BBC Radio 4 last night broadcast a report about the case of Christian B&B owners taken to court for restricting double beds to married couples.
On the programme, the taxpayer-funded Equality Commission defended its decision to pursue Peter and Hazelmary Bull through the courts on behalf of a homosexual couple.
The BBC also interviewed The Christian Institute’s Mike Judge, who explained that the Institute funded the Bulls’ legal defence as a matter of religious liberty.
Homosexual couple, Steven Preddy and Martyn Hall, told the BBC that they had signed an agreement with the taxpayer-funded Equality Commission to sue the Christian couple.
BBC reporter, Matthew Hill, asked the Commission why, after winning the case, they had taken further action to demand a stiffer penalty against Mr and Mrs Bull.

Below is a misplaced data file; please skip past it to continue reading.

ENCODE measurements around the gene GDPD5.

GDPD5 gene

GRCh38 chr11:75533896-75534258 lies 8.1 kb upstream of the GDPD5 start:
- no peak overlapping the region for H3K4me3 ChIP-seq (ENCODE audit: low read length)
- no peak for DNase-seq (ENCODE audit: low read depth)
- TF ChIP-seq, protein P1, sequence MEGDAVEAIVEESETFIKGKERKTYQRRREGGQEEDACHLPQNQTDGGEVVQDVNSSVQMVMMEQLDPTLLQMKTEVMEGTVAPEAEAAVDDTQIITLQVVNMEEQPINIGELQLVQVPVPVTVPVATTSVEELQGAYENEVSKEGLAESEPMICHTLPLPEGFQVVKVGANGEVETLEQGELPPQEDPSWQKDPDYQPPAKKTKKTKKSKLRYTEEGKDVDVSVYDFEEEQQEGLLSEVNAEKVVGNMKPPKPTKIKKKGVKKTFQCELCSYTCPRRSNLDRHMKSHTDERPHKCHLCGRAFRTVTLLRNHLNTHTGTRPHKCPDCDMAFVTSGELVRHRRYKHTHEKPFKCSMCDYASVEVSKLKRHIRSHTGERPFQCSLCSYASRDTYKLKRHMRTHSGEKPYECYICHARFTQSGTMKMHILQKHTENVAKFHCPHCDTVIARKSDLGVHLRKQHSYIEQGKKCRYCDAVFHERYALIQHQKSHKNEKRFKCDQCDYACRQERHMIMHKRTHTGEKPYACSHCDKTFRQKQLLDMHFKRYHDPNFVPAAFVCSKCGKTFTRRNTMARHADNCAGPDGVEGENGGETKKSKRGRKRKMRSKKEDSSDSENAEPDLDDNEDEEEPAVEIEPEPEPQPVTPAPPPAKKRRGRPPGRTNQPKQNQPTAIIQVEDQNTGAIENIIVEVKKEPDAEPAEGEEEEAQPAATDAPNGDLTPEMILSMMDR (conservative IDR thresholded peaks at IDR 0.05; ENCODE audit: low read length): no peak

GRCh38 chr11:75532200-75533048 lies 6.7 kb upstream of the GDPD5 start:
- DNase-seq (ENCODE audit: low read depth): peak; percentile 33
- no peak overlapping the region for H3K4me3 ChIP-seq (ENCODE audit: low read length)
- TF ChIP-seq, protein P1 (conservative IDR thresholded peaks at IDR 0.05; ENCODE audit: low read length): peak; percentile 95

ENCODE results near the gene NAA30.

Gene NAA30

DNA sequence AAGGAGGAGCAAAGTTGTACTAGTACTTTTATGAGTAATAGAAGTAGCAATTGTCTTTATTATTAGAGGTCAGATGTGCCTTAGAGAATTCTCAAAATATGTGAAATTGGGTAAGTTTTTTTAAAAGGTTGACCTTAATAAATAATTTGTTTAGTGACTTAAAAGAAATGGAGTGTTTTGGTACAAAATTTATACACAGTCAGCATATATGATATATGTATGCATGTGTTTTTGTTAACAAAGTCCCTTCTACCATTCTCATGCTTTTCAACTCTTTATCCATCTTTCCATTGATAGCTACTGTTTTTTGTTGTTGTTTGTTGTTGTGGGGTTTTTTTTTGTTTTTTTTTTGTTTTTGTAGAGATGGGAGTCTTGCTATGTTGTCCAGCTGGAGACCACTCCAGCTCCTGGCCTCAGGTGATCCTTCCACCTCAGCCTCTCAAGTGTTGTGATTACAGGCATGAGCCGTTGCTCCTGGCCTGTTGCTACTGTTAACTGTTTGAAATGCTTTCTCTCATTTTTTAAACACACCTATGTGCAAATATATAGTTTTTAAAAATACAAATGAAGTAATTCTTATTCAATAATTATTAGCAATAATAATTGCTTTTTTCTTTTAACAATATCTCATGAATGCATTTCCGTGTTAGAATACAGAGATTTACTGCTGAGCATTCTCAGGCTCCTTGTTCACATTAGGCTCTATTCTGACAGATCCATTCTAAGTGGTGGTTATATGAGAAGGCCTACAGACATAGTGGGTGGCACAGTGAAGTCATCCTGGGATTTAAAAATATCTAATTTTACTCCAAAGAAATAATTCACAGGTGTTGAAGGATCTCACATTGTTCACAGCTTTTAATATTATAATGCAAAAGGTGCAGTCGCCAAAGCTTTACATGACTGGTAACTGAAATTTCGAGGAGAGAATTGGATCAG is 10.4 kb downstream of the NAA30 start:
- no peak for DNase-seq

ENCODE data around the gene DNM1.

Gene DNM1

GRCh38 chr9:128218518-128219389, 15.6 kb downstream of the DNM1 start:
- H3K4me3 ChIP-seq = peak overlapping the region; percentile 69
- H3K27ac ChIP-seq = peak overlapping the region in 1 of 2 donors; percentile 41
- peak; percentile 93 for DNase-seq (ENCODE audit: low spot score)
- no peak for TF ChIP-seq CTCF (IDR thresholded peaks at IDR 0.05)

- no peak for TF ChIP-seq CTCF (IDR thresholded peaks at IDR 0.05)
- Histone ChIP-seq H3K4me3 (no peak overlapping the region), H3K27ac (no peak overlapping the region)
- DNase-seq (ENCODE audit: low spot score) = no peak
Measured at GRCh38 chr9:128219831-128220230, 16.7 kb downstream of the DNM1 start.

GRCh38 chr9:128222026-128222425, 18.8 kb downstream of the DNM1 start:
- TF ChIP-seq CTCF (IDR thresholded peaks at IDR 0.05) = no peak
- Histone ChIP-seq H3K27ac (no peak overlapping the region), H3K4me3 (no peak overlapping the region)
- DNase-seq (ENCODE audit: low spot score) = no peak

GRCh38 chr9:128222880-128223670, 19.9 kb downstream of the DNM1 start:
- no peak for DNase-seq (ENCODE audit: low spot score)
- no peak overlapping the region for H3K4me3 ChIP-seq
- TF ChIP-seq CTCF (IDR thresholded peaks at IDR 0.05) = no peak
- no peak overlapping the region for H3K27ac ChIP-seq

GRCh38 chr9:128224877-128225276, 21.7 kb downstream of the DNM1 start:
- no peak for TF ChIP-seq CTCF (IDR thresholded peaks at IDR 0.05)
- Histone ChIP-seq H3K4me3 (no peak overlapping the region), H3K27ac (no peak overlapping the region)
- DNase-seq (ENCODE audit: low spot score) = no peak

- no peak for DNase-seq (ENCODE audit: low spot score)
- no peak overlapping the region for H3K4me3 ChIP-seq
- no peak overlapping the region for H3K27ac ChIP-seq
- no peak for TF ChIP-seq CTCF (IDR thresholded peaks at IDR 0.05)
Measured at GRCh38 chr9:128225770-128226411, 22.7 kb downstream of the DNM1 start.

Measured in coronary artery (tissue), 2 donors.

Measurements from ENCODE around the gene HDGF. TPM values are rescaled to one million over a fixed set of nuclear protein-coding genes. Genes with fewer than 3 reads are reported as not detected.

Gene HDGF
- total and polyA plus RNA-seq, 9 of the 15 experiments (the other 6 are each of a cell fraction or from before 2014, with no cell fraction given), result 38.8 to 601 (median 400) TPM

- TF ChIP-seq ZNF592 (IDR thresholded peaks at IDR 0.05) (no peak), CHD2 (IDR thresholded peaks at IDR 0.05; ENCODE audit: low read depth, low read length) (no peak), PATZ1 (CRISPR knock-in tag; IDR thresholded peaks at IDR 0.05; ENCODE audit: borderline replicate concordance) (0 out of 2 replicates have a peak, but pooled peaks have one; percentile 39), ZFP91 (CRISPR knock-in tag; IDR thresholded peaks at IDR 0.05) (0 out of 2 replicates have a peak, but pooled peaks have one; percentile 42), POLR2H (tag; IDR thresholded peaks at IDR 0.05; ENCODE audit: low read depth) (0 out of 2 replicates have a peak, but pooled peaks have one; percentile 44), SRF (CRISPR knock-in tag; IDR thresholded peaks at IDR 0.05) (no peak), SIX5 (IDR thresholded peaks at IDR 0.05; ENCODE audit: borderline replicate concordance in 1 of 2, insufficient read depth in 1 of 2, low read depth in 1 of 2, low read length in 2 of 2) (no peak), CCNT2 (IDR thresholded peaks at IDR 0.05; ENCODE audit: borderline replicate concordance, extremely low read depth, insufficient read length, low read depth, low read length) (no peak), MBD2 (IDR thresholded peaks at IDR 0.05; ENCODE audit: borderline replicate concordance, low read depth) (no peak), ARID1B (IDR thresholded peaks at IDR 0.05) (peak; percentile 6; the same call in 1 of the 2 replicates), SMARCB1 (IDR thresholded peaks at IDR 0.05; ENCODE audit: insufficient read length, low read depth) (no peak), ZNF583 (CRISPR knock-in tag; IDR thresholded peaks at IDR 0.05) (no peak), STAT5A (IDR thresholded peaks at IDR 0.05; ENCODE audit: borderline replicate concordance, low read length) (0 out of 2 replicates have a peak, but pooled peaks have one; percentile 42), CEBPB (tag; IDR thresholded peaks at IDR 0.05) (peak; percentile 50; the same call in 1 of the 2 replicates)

The Commission’s John Wadham said it was a mistake and he thought it had been the wrong thing to do.
But The Christian Institute’s Mike Judge said the Commission’s actions were a sign of its secular motivation, and it was a move that had done a great deal of damage.
The BBC programme also examined the case of a Christian couple from Derby whose application to be foster carers had been halted because of their beliefs about homosexual conduct.
The matter ended up in court. The Christian couple, Eunice and Owen Johns, were supported by the Christian Legal Centre.
During the case the Equality Commission submitted legal papers to the court warning that Christians with such views may harm children by ‘infecting’ them with their values.
The BBC asked the Commission’s John Wadham about the remark. He admitted it was a mistake and said the Commission had apologised to the Johns.
The programme included an interview with the Bishop of Buckingham, Alan Wilson, who denied that the religious liberty of Christians is being squeezed by English law.
But the Institute’s Mike Judge said the church should not bury its head in the sand or be ashamed of its beliefs.